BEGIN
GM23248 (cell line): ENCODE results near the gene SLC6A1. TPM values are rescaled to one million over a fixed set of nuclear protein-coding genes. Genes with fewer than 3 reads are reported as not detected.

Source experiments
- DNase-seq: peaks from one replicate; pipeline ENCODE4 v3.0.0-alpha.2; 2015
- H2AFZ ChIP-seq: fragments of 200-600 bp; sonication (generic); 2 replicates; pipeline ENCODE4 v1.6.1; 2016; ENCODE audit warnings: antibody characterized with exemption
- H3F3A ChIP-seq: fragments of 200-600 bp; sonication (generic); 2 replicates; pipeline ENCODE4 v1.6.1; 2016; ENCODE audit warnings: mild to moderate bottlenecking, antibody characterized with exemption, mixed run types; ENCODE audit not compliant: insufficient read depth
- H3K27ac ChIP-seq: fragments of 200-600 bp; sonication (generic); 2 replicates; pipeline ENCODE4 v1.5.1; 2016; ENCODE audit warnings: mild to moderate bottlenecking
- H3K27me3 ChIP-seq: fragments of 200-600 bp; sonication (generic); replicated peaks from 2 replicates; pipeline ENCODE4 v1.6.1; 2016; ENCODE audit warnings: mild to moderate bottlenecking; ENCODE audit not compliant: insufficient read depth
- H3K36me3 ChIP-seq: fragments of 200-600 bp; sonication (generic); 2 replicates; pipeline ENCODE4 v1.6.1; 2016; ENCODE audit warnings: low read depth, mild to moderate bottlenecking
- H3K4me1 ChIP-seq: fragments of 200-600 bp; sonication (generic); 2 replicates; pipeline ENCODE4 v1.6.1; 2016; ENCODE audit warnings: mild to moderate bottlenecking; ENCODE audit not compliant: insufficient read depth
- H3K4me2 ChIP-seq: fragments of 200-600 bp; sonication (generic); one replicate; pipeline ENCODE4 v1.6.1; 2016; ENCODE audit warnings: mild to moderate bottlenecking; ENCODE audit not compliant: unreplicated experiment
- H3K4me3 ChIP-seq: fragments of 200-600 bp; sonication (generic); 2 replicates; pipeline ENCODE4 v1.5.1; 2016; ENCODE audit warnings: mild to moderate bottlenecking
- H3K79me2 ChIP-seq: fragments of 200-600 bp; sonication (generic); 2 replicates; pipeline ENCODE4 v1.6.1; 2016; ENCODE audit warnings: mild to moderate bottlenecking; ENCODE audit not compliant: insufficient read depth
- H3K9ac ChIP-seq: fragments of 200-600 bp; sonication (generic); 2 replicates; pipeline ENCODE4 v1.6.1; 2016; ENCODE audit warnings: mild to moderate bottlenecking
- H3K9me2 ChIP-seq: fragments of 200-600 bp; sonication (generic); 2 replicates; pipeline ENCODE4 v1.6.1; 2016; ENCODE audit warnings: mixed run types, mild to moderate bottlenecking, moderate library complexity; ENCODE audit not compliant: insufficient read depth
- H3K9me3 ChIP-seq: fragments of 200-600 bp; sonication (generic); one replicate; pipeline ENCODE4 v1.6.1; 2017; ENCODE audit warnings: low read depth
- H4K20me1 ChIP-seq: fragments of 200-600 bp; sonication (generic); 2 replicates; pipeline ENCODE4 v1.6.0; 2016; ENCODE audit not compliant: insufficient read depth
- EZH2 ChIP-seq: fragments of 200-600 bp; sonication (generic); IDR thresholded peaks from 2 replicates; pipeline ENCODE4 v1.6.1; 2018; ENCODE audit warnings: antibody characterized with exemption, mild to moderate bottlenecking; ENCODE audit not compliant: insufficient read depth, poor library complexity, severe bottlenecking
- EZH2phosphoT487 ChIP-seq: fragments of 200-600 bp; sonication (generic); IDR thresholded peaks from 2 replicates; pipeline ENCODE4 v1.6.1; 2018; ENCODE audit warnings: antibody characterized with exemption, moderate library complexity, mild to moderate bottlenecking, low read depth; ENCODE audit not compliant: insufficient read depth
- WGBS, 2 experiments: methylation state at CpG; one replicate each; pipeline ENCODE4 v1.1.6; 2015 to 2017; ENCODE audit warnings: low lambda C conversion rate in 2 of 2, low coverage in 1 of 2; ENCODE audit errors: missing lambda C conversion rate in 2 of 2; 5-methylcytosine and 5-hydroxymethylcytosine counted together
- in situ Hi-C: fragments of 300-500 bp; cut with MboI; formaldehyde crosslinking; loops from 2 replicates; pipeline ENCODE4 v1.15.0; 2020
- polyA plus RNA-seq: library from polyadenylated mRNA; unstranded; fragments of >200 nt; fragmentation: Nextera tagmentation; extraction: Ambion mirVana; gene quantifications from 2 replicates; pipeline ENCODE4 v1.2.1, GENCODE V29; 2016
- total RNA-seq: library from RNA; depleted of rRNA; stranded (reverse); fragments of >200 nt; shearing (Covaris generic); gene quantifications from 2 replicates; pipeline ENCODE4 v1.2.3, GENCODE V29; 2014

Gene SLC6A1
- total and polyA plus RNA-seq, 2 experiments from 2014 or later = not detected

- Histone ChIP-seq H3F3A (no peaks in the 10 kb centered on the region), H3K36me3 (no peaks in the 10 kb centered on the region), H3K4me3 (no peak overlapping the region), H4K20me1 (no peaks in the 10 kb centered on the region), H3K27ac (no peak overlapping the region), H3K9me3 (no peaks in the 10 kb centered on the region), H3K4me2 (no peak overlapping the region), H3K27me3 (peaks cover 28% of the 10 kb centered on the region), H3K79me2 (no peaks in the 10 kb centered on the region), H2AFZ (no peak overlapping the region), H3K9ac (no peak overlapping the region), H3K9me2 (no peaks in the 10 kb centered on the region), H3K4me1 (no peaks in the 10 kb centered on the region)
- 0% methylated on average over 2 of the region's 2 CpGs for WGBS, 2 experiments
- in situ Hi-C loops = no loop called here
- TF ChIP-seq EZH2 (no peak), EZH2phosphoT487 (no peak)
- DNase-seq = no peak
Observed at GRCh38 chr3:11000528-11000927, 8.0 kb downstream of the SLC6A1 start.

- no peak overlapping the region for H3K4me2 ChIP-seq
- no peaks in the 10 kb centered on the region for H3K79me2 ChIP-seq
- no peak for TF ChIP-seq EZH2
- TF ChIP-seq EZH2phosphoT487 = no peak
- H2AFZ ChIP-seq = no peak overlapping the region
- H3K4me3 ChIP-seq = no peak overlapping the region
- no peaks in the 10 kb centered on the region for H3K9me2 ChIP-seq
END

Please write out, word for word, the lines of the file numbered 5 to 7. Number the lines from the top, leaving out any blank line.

- H3F3A ChIP-seq: fragments of 200-600 bp; sonication (generic); 2 replicates; pipeline ENCODE4 v1.6.1; 2016; ENCODE audit warnings: mild to moderate bottlenecking, antibody characterized with exemption, mixed run types; ENCODE audit not compliant: insufficient read depth
- H3K27ac ChIP-seq: fragments of 200-600 bp; sonication (generic); 2 replicates; pipeline ENCODE4 v1.5.1; 2016; ENCODE audit warnings: mild to moderate bottlenecking
- H3K27me3 ChIP-seq: fragments of 200-600 bp; sonication (generic); replicated peaks from 2 replicates; pipeline ENCODE4 v1.6.1; 2016; ENCODE audit warnings: mild to moderate bottlenecking; ENCODE audit not compliant: insufficient read depth